Astellas loses bid to block Lexiscan generics in US
It looks like Astellas has been unsuccessful in its attempt to block Pfizer's generic medicines unit Hospira from launching a copycat version of big-selling pharmacologic stress agent Lexiscan in the US.
In an update on the litigation posted this morning, Astellas confirmed that the Court of Appeals for the Federal Circuit (CAFC) had upheld a lower court ruling that Hospira's generic does not infringe any of the patents that are protecting Lexiscan (regadenoson injection) from competition.
The Japanese pharma and Gilead Sciences – which licensed US rights to Lexiscan to the Japanese company – won a temporary reprieve against the launch of the generic back in the autumn, winning a temporary stay on launch until 6th December.
They sought another temporary injunction, but that was rejected along with the decision on patent infringement on 30th December, and Astellas said it is now "evaluating its legal options" and reviewing the financial impact of the outcome.
The long-running dispute dates back to 2018, when Hospira filed for approval of its generic of Lexiscan, an A2A adenosine receptor agonist used alongside radionuclide, myocardial perfusion imaging (MPI) in patients being assessed for cardiovascular disease who are not physically able to carry out standard exercise stress testing on a treadmill or stationary bike.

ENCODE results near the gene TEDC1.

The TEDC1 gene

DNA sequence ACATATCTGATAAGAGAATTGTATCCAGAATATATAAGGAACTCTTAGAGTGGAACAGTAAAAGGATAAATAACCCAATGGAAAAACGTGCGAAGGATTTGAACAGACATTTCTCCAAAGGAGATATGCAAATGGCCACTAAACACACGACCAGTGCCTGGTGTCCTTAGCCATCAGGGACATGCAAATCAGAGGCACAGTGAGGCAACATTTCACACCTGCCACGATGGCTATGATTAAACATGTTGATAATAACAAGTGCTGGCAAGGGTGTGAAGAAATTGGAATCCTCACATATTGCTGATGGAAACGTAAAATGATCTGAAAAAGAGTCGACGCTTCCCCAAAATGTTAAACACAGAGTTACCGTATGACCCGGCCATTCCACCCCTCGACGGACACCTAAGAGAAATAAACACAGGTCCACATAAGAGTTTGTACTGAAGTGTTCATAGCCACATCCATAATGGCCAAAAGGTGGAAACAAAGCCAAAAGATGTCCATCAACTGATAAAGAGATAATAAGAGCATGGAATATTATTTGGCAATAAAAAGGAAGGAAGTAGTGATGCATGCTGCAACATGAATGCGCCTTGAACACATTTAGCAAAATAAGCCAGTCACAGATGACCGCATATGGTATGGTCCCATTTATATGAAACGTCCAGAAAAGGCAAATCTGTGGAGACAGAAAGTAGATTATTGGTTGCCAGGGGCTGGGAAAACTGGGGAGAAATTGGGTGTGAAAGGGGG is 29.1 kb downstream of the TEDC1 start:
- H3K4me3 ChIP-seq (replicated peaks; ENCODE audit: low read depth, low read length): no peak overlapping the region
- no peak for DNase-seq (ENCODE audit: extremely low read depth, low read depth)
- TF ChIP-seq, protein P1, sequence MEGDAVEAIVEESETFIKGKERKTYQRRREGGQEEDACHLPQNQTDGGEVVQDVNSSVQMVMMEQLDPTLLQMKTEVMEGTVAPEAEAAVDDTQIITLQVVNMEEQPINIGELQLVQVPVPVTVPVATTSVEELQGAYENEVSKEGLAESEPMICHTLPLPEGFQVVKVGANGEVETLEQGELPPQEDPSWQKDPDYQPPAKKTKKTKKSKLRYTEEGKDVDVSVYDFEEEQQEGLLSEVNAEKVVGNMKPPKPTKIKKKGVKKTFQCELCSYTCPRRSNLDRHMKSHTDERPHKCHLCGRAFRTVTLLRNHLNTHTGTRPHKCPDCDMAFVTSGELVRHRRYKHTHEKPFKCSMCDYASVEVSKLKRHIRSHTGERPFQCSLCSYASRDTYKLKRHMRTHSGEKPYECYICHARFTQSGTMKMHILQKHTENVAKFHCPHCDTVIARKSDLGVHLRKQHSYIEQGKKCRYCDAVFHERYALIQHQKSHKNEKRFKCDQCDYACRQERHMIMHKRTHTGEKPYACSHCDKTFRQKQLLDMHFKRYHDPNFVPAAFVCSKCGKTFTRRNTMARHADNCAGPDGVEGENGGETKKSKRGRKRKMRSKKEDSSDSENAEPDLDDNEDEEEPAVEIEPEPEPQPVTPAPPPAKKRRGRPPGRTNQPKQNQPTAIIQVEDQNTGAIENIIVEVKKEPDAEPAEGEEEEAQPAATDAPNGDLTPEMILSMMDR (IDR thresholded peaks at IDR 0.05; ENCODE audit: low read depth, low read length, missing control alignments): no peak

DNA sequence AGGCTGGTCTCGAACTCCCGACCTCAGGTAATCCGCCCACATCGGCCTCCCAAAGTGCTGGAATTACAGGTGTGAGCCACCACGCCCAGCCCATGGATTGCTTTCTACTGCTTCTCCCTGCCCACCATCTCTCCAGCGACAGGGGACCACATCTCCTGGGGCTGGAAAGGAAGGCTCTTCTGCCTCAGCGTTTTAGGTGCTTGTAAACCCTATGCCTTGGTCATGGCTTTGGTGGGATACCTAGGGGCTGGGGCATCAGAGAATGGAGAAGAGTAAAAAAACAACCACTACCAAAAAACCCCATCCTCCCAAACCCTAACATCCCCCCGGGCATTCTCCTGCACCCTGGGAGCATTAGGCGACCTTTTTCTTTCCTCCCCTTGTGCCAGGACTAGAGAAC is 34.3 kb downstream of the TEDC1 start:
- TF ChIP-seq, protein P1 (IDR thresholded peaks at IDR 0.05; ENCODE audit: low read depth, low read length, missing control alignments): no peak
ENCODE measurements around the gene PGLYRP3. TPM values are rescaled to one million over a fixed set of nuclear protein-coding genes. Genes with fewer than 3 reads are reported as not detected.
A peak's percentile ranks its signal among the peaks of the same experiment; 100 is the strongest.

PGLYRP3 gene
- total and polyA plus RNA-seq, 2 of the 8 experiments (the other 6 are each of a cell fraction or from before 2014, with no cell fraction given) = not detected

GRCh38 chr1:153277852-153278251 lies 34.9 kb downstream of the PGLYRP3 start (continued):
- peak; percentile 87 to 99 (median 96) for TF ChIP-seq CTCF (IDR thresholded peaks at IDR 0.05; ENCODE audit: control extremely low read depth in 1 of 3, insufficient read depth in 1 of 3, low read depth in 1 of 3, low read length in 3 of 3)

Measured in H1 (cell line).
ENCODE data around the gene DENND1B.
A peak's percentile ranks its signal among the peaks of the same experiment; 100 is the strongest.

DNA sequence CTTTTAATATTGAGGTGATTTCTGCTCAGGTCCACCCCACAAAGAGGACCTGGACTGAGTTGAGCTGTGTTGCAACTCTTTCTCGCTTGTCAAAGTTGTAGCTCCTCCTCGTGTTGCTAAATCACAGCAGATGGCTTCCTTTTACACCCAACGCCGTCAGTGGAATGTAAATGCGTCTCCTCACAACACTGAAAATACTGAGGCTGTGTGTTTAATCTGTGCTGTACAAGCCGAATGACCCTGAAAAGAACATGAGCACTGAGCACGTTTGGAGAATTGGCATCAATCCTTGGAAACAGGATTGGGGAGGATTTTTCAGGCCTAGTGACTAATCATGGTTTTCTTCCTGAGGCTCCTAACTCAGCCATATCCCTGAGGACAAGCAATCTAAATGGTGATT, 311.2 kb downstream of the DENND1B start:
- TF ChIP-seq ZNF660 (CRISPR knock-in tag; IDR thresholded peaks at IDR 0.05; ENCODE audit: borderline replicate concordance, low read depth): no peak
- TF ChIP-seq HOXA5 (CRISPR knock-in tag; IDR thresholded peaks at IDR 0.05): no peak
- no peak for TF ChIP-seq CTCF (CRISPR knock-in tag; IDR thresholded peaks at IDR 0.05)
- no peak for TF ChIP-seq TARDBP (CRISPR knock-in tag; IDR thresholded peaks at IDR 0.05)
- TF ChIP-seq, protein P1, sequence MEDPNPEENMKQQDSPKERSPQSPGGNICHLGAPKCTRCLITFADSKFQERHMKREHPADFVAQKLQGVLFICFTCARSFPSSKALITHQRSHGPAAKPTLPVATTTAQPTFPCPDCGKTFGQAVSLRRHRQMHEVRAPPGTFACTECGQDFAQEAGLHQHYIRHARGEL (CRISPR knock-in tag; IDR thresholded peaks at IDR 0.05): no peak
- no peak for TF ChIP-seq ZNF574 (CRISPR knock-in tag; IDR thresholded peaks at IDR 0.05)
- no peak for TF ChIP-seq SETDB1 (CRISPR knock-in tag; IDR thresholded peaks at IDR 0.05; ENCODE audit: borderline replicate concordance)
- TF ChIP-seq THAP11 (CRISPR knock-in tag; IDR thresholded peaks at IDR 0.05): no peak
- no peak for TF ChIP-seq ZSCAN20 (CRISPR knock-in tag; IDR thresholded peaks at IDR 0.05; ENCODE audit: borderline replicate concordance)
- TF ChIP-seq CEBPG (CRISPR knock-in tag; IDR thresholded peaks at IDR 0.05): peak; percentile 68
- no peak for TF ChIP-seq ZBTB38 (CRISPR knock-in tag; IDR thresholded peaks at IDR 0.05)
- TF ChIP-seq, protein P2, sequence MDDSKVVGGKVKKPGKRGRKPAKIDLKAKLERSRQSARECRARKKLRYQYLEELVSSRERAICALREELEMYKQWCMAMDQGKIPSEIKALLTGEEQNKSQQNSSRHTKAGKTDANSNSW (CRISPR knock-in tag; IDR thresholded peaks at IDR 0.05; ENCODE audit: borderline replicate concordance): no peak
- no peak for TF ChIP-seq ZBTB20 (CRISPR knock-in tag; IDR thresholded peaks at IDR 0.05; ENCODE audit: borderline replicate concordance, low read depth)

In May, the lower court sided with Hospira and ruled that three patents Astellas is relying on for Lexiscan market exclusivity in the US – 8,106,183; 8, 524,883; and RE47301 – are not infringed by Hospira's generic.
According to IQVIA figures, US sales of Lexiscan were approximately $650 million for the 12 months that ended 31st March 2022, making it one of Astellas' top products.
The drug was originally developed by CV Therapeutics – bought by Gilead in 2009 – and first launched in the US in 2008. It is sold as Rapiscan in Europe by GE Healthcare.
There's no word yet from Hospira on its launch plans for the generic, but it looks likely to do so quickly now that the CAFC has ruled against Astellas.
Hospira isn't the only generics company trying to bring a version of regadenoson to the US market. AmphaStar and Glenmark Pharma also claimed FDA approval for versions of the drug earlier this year.